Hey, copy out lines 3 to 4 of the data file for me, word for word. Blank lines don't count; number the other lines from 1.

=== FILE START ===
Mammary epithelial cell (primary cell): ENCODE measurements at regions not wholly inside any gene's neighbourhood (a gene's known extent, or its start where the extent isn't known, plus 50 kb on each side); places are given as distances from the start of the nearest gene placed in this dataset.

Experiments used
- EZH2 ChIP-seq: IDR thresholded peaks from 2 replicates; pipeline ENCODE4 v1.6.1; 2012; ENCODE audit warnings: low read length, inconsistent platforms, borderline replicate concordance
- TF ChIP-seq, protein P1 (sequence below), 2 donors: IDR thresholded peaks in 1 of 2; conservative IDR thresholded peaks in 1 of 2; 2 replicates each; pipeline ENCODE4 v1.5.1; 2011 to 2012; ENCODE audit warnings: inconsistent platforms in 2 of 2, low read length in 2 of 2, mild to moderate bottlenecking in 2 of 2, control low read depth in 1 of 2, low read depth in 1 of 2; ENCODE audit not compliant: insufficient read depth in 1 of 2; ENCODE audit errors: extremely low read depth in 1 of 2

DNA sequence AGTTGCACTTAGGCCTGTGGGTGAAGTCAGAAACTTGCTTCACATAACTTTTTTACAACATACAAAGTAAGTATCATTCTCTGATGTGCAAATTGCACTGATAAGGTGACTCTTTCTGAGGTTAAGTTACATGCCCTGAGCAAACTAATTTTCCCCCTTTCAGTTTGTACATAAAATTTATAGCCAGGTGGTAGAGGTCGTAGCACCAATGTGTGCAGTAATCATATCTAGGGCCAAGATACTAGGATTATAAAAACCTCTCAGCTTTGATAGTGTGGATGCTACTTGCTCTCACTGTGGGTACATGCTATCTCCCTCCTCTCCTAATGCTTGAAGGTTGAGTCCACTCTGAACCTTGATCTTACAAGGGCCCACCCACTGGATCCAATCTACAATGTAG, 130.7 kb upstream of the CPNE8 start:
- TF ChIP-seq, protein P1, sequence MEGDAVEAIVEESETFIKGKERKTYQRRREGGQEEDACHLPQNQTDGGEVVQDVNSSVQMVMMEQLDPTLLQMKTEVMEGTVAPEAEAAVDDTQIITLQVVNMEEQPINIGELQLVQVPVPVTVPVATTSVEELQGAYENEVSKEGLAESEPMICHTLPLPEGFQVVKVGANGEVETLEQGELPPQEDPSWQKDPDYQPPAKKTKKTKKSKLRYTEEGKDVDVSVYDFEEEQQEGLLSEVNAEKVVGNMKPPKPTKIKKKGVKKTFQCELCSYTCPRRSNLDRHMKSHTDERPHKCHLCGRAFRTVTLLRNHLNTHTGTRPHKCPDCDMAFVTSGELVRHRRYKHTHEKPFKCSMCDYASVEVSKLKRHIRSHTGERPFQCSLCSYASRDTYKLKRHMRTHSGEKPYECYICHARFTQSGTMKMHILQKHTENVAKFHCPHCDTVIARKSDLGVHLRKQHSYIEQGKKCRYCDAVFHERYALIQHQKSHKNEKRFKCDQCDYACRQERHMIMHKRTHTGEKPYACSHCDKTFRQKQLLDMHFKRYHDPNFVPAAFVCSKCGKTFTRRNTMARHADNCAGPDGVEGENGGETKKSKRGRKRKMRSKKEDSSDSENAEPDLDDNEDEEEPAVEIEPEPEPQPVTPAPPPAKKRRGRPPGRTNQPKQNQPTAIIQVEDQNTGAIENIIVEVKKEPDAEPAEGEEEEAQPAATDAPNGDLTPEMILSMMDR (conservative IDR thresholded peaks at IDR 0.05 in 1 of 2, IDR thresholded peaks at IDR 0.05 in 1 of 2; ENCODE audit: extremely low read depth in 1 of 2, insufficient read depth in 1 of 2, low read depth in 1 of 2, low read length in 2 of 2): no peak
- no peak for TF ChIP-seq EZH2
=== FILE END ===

- EZH2 ChIP-seq: IDR thresholded peaks from 2 replicates; pipeline ENCODE4 v1.6.1; 2012; ENCODE audit warnings: low read length, inconsistent platforms, borderline replicate concordance
- TF ChIP-seq, protein P1 (sequence below), 2 donors: IDR thresholded peaks in 1 of 2; conservative IDR thresholded peaks in 1 of 2; 2 replicates each; pipeline ENCODE4 v1.5.1; 2011 to 2012; ENCODE audit warnings: inconsistent platforms in 2 of 2, low read length in 2 of 2, mild to moderate bottlenecking in 2 of 2, control low read depth in 1 of 2, low read depth in 1 of 2; ENCODE audit not compliant: insufficient read depth in 1 of 2; ENCODE audit errors: extremely low read depth in 1 of 2